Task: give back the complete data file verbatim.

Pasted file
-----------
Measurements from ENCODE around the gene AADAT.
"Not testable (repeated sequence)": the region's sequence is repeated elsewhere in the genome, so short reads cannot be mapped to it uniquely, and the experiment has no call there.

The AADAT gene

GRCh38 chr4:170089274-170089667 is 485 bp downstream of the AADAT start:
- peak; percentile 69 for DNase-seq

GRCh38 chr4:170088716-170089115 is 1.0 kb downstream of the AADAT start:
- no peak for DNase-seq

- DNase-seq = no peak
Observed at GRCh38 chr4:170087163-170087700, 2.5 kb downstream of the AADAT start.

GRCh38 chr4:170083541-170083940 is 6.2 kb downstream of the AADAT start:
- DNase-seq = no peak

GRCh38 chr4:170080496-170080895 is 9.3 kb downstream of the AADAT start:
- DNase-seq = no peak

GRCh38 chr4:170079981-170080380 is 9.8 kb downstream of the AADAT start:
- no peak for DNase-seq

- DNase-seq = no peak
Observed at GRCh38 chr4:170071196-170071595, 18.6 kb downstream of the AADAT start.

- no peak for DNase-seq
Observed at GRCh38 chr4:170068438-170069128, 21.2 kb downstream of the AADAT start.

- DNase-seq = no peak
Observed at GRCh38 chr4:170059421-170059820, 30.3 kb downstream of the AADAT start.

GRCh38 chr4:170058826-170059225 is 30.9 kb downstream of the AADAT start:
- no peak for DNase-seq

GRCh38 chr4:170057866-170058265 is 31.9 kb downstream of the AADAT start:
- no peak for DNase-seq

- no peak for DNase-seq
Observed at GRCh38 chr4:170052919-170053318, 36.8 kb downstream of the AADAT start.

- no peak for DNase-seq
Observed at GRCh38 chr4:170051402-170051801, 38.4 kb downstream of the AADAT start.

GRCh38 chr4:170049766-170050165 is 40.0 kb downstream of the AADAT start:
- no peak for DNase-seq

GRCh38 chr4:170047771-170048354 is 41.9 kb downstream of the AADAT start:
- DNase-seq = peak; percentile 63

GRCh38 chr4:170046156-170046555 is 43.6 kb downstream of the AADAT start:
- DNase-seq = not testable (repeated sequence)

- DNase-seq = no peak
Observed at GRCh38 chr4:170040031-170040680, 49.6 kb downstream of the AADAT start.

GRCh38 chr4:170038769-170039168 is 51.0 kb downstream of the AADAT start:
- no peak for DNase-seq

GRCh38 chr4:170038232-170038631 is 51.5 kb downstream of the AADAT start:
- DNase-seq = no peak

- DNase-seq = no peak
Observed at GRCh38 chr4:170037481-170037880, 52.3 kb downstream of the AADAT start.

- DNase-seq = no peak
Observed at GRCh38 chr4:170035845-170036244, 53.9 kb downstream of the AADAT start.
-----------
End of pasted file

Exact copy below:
Measurements from ENCODE around the gene AADAT.
"Not testable (repeated sequence)": the region's sequence is repeated elsewhere in the genome, so short reads cannot be mapped to it uniquely, and the experiment has no call there.

The AADAT gene

GRCh38 chr4:170089274-170089667 is 485 bp downstream of the AADAT start:
- peak; percentile 69 for DNase-seq

GRCh38 chr4:170088716-170089115 is 1.0 kb downstream of the AADAT start:
- no peak for DNase-seq

- DNase-seq = no peak
Observed at GRCh38 chr4:170087163-170087700, 2.5 kb downstream of the AADAT start.

GRCh38 chr4:170083541-170083940 is 6.2 kb downstream of the AADAT start:
- DNase-seq = no peak

GRCh38 chr4:170080496-170080895 is 9.3 kb downstream of the AADAT start:
- DNase-seq = no peak

GRCh38 chr4:170079981-170080380 is 9.8 kb downstream of the AADAT start:
- no peak for DNase-seq

- DNase-seq = no peak
Observed at GRCh38 chr4:170071196-170071595, 18.6 kb downstream of the AADAT start.

- no peak for DNase-seq
Observed at GRCh38 chr4:170068438-170069128, 21.2 kb downstream of the AADAT start.

- DNase-seq = no peak
Observed at GRCh38 chr4:170059421-170059820, 30.3 kb downstream of the AADAT start.

GRCh38 chr4:170058826-170059225 is 30.9 kb downstream of the AADAT start:
- no peak for DNase-seq

GRCh38 chr4:170057866-170058265 is 31.9 kb downstream of the AADAT start:
- no peak for DNase-seq

- no peak for DNase-seq
Observed at GRCh38 chr4:170052919-170053318, 36.8 kb downstream of the AADAT start.

- no peak for DNase-seq
Observed at GRCh38 chr4:170051402-170051801, 38.4 kb downstream of the AADAT start.

GRCh38 chr4:170049766-170050165 is 40.0 kb downstream of the AADAT start:
- no peak for DNase-seq

GRCh38 chr4:170047771-170048354 is 41.9 kb downstream of the AADAT start:
- DNase-seq = peak; percentile 63

GRCh38 chr4:170046156-170046555 is 43.6 kb downstream of the AADAT start:
- DNase-seq = not testable (repeated sequence)

- DNase-seq = no peak
Observed at GRCh38 chr4:170040031-170040680, 49.6 kb downstream of the AADAT start.

GRCh38 chr4:170038769-170039168 is 51.0 kb downstream of the AADAT start:
- no peak for DNase-seq

GRCh38 chr4:170038232-170038631 is 51.5 kb downstream of the AADAT start:
- DNase-seq = no peak

- DNase-seq = no peak
Observed at GRCh38 chr4:170037481-170037880, 52.3 kb downstream of the AADAT start.

- DNase-seq = no peak
Observed at GRCh38 chr4:170035845-170036244, 53.9 kb downstream of the AADAT start.